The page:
It’s true! Magnus Berggren, an organic electronics researcher at Linköping University in Sweden, has recently been featured in the press regarding the work that he & his collaborators have been able to accomplish – turning plants into living circuit manufacturing centers.
Tia Ghose’s article gives a high-level overview of the discovery. This certainly is quite amazing!
Bio-Grown Circuitry: Good & Bad Implications
What are the implications of this discovery? As mentioned in the article, it means that plants could possibly be grown in such a way that they could act not only as sensors on their own, but entire sensor networks over an entire field or more.
At the same time, with the potential of having embedded circuitry within the plants, it may be possible to have a fine level of control over how plants could be stimulated. Right now, even though the research is a little over 200 years old, we know that plants’ regulatory mechanisms could be tweaked through the use of various forms of technology – electric fields, magnetic fields, etc. It works, but the research into how to optimized plant growth using these methods is in its infancy, relatively speaking. Having a fine degree of control not only into the stimulation side, but also the sensor side will give us an unprecedented level of control over how plants grow – allowing us to optimize growth in a myriad of ways.
Yet there are some negatives as well. If plants could be coerced into growing circuitry, what are the implications of this. There are many – ranging from the circuits getting not only into the human-consumable elements of the plant, e.g. the fruits, but also other consumable elements depending upon the end-use. Leaves could be eaten, brewed as tea, or used in tinctures. Same with the other parts of the plant. And what about the animal kingdom – from deer to rabbits to insects… what would be the effects of animals consuming these ‘circuits’. Perhaps as technology evolves, where the circuitry is grown from naturally-occurring elements like chlorophyll – it will not be a problem; but in the meantime, when potentially toxic chemicals are used, the technology should be kept in the lab and not deployed at-scale.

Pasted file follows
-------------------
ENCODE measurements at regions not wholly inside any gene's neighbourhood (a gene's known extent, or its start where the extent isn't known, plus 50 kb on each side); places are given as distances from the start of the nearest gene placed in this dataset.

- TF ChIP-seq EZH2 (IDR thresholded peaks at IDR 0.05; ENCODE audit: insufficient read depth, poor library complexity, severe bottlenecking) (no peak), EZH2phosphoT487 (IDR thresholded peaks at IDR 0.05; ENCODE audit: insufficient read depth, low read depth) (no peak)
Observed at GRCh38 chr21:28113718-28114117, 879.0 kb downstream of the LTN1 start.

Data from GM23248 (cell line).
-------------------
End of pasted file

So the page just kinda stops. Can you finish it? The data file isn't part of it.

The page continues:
Opening up to a new way of communicating with plants
How could we possibly interface with these plants – while hooking up a number of micro-electrodes to a given leaf could be one way of interfacing, it may be better to design (if that’s even a possibility) the induced circuitry to form some form of antenna network. Perhaps then, plants could be programmed through some form of RF energy, through light-based signaling, or possibly through electrical signals transmitted through the ground.
Until the future arrives, what can we do for now?
While the possibilities of this futuristic technology are amazing, its practical use is probably many years off into the future. So what can we do for now?
It turns out that there are many ways that we can accomplish a similar level of control, sensor fidelity. On the sensor side, electrodes and new sensing methods could be clipped onto plant leaves, or placed within the soil biome to take measurements. With low-cost real-time computing, sensor data could be relayed back to a base-station for addition analysis and action as well. This is possible now, and sensor networks are available that make this sort of thing trivial to implement.
On the stimulation side, using electric fields & other technologies, we can do nearly the same things, not only on the scale of a single plant, but an entire field as well. And the benefit of doing this today is that it can be done safely, easily, and with little relative cost.
If you could embed circuits into your plants, what would you want it to enable you to do more easily? Let us know in the comments below.
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